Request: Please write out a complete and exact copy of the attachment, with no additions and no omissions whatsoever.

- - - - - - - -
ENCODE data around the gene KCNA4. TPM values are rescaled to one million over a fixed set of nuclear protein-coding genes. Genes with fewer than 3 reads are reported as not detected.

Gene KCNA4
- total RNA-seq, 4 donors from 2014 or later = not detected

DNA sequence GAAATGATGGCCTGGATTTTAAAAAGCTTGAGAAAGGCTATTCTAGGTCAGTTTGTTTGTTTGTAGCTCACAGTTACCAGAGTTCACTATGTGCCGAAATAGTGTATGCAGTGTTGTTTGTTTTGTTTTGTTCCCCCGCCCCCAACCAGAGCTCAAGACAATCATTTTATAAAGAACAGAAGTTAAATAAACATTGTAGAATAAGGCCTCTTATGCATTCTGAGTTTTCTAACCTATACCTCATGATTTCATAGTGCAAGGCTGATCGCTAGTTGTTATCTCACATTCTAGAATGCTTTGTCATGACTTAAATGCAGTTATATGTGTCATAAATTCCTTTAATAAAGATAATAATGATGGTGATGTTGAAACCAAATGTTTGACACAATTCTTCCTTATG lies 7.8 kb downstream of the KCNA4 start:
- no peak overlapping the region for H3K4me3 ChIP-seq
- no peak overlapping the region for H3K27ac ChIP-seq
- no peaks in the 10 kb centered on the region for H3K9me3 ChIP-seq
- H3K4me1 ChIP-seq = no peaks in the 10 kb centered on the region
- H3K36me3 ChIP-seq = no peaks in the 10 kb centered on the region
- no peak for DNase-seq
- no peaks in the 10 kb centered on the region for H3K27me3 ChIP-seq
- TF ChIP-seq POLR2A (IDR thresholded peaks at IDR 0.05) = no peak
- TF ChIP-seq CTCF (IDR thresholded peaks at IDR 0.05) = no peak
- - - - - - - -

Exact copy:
ENCODE data around the gene KCNA4. TPM values are rescaled to one million over a fixed set of nuclear protein-coding genes. Genes with fewer than 3 reads are reported as not detected.

Gene KCNA4
- total RNA-seq, 4 donors from 2014 or later = not detected

DNA sequence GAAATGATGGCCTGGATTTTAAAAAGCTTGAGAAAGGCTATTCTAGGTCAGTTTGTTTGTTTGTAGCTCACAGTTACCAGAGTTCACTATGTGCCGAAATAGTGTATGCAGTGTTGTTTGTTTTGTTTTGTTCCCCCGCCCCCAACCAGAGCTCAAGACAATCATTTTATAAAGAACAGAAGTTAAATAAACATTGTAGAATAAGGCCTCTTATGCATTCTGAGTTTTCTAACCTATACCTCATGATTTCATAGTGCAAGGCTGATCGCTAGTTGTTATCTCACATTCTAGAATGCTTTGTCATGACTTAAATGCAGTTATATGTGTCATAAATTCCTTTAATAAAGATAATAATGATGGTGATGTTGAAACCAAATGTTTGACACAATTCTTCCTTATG lies 7.8 kb downstream of the KCNA4 start:
- no peak overlapping the region for H3K4me3 ChIP-seq
- no peak overlapping the region for H3K27ac ChIP-seq
- no peaks in the 10 kb centered on the region for H3K9me3 ChIP-seq
- H3K4me1 ChIP-seq = no peaks in the 10 kb centered on the region
- H3K36me3 ChIP-seq = no peaks in the 10 kb centered on the region
- no peak for DNase-seq
- no peaks in the 10 kb centered on the region for H3K27me3 ChIP-seq
- TF ChIP-seq POLR2A (IDR thresholded peaks at IDR 0.05) = no peak
- TF ChIP-seq CTCF (IDR thresholded peaks at IDR 0.05) = no peak